— Kathleen Johnson
Well, as one of the community leaders and one of the elders over the youth, I must come out here. I must meet and greet the people; I must let the young people see that I’m a part of this. I need to get in the presence of the elders so I can receive some of the wisdom from some of the elders that are here.
And if I get the chance, like today, to inspire and encourage people to continue this Back in the Day, I will because this is historic. It is something that needs to happen this year. And we need to instill this into our young people so they can continue this event long after we’re done. I’m here every year.
— K.G. Wilson
Supporting Back in the Day for me is to allow the young people today to know what privilege is and what things we had back in the day. To be here and to support in any way I can is important. I want to bring my kids and grandkids so they can continue with the next generation. I support this event every year!
I grew up in this neighborhood on 35th & Columbus all my life. It’s important to the neighborhood—it’s something we need. We’ve got to help these kids! These kids are out of control! Somebody’s gotta do something. I’m a family man—big family. Family gotta get involved. We can’t count on the police all the time, the families have got to get involved. Community, we gotta get involved! Cause something has got to get done. It hurts me to see these kids dying for nothing and nothing’s getting done.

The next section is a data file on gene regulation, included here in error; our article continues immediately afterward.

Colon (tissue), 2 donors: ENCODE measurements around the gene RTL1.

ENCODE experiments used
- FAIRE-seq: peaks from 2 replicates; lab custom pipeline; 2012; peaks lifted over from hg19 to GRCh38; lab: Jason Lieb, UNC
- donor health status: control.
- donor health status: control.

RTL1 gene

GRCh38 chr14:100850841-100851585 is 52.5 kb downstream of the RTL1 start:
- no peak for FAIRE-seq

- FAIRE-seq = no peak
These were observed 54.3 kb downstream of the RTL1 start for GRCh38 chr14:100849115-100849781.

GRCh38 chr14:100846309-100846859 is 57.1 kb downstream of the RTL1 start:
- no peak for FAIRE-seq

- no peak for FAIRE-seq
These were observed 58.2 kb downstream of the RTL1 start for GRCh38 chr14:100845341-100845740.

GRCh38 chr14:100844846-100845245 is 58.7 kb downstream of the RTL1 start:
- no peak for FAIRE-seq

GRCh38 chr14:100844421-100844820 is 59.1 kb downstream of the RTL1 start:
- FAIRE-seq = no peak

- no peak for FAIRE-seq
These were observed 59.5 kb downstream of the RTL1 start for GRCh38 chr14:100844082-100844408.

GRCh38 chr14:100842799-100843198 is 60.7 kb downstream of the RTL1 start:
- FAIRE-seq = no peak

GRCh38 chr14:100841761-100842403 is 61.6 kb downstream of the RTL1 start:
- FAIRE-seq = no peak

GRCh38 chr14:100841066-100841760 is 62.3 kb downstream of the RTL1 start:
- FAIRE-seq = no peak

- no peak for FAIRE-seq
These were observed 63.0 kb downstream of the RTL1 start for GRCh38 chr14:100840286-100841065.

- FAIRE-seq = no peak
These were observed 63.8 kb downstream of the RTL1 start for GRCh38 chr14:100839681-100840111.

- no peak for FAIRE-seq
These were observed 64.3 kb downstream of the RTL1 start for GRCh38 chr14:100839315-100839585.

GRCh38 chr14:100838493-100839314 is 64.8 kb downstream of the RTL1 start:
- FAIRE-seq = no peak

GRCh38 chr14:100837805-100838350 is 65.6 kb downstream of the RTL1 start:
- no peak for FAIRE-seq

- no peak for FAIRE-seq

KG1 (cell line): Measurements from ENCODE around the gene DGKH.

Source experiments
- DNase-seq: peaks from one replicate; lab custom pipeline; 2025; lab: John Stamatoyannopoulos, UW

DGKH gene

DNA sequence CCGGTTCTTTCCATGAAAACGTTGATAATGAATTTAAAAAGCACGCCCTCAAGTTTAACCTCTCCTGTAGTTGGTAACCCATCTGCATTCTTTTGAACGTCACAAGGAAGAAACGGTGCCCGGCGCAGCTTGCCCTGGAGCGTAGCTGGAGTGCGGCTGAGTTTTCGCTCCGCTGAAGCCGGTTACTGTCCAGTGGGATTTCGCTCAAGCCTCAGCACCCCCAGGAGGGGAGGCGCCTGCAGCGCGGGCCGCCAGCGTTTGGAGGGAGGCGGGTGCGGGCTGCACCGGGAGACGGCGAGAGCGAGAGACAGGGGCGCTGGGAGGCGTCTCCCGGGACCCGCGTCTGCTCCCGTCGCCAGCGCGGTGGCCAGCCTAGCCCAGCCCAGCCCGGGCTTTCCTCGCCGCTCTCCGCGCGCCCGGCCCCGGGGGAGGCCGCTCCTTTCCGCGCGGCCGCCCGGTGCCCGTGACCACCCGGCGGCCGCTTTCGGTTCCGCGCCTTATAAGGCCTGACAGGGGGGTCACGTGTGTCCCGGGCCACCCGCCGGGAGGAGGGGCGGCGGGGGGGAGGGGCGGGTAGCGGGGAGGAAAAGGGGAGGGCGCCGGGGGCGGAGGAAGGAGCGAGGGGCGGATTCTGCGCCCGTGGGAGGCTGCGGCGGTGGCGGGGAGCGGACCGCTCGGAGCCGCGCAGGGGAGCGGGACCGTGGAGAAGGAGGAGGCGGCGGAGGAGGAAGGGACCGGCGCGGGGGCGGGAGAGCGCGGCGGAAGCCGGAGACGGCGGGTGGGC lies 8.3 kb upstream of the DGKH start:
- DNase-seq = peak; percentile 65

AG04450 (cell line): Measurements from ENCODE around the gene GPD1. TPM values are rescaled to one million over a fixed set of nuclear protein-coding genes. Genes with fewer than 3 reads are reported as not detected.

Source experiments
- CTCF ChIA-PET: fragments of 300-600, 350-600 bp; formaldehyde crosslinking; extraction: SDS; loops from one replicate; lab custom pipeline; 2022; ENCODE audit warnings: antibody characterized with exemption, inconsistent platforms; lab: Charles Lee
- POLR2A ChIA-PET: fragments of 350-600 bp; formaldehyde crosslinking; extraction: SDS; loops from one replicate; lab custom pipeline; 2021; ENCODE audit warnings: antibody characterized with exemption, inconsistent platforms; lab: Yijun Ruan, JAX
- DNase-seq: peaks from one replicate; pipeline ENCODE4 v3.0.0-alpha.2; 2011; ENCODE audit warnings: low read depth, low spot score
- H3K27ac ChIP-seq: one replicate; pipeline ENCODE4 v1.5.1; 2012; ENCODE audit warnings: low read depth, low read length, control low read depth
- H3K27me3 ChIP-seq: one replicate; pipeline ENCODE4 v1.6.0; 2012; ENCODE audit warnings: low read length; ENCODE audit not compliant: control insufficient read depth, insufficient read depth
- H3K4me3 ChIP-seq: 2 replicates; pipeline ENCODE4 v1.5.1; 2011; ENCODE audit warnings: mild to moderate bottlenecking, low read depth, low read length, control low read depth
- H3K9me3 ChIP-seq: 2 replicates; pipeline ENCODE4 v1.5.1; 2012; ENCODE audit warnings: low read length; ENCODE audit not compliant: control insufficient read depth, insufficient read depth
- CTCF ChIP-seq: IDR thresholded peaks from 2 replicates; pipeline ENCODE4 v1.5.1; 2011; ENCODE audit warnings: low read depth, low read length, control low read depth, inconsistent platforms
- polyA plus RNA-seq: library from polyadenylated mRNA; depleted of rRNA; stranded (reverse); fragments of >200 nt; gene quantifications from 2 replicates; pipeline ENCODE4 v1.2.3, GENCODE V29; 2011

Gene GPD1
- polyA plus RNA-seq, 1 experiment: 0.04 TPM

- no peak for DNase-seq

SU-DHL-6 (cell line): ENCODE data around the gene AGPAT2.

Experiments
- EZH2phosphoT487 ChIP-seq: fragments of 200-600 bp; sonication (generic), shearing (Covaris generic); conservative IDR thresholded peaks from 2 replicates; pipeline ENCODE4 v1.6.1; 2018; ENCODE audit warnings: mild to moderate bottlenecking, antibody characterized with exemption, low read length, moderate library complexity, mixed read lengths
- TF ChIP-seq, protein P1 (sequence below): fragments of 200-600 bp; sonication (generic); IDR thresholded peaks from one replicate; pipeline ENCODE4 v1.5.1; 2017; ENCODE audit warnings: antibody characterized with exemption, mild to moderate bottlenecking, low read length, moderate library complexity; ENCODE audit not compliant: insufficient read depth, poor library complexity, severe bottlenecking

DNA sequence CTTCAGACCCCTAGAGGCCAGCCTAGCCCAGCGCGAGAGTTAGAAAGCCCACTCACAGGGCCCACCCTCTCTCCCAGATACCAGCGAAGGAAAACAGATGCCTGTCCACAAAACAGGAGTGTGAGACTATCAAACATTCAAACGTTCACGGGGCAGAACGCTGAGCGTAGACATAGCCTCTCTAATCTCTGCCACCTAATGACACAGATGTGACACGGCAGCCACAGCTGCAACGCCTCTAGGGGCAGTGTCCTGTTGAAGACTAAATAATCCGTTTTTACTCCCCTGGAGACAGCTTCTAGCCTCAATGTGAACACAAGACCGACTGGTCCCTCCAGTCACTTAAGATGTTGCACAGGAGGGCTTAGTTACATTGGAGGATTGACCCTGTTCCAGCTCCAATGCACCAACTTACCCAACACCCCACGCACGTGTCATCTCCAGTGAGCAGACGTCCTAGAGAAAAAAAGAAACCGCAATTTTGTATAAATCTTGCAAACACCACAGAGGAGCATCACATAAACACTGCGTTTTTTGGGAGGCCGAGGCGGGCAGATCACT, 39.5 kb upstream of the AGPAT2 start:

— Johnny Ray Robinson
We need to put it together and this will always be our community. Most of us grew up over here and went to school. We grew up with tight families. I make it here every single year. I’m from the Southside and won’t ever let it go. Each one should always teach one cause we belong together.
— Twaya McIntosh
Because I grew up in the South Side, living here ever since ’73, moved over to Minneapolis and this has been my neighborhood, my family, and my friends. I DJ every year. It’s just a great get-together every year. It started out in Phillip’s and Lisa Crawford’s backyard with just five, seven, eight people, and then they invited more and more and it got big in their backyard and it kept growing and growing, and now look at this. If you’ve never been to this event, you need to come to this event on Labor Day weekend—it is great!
— Kimuel Hailey
There are so many reasons, growing up in South Minneapolis, 36th and Park. There is diversity, community, education, and everyone looking out for each other. Overall, it’s just a blessing to come from the City of Minneapolis itself. Supporting Southside Back in the Day, I have accomplished many things being with them. I have received an award for my volunteerism services. It’s a family affair that’s all love. I come out and support every year because of family; it’s good food, entertainment, and love. To
my community, please be safe!
Click on the photos below to enlarge. Photos by Steve Floyd and Travis Lee.
— Paige Elliott contributed to this story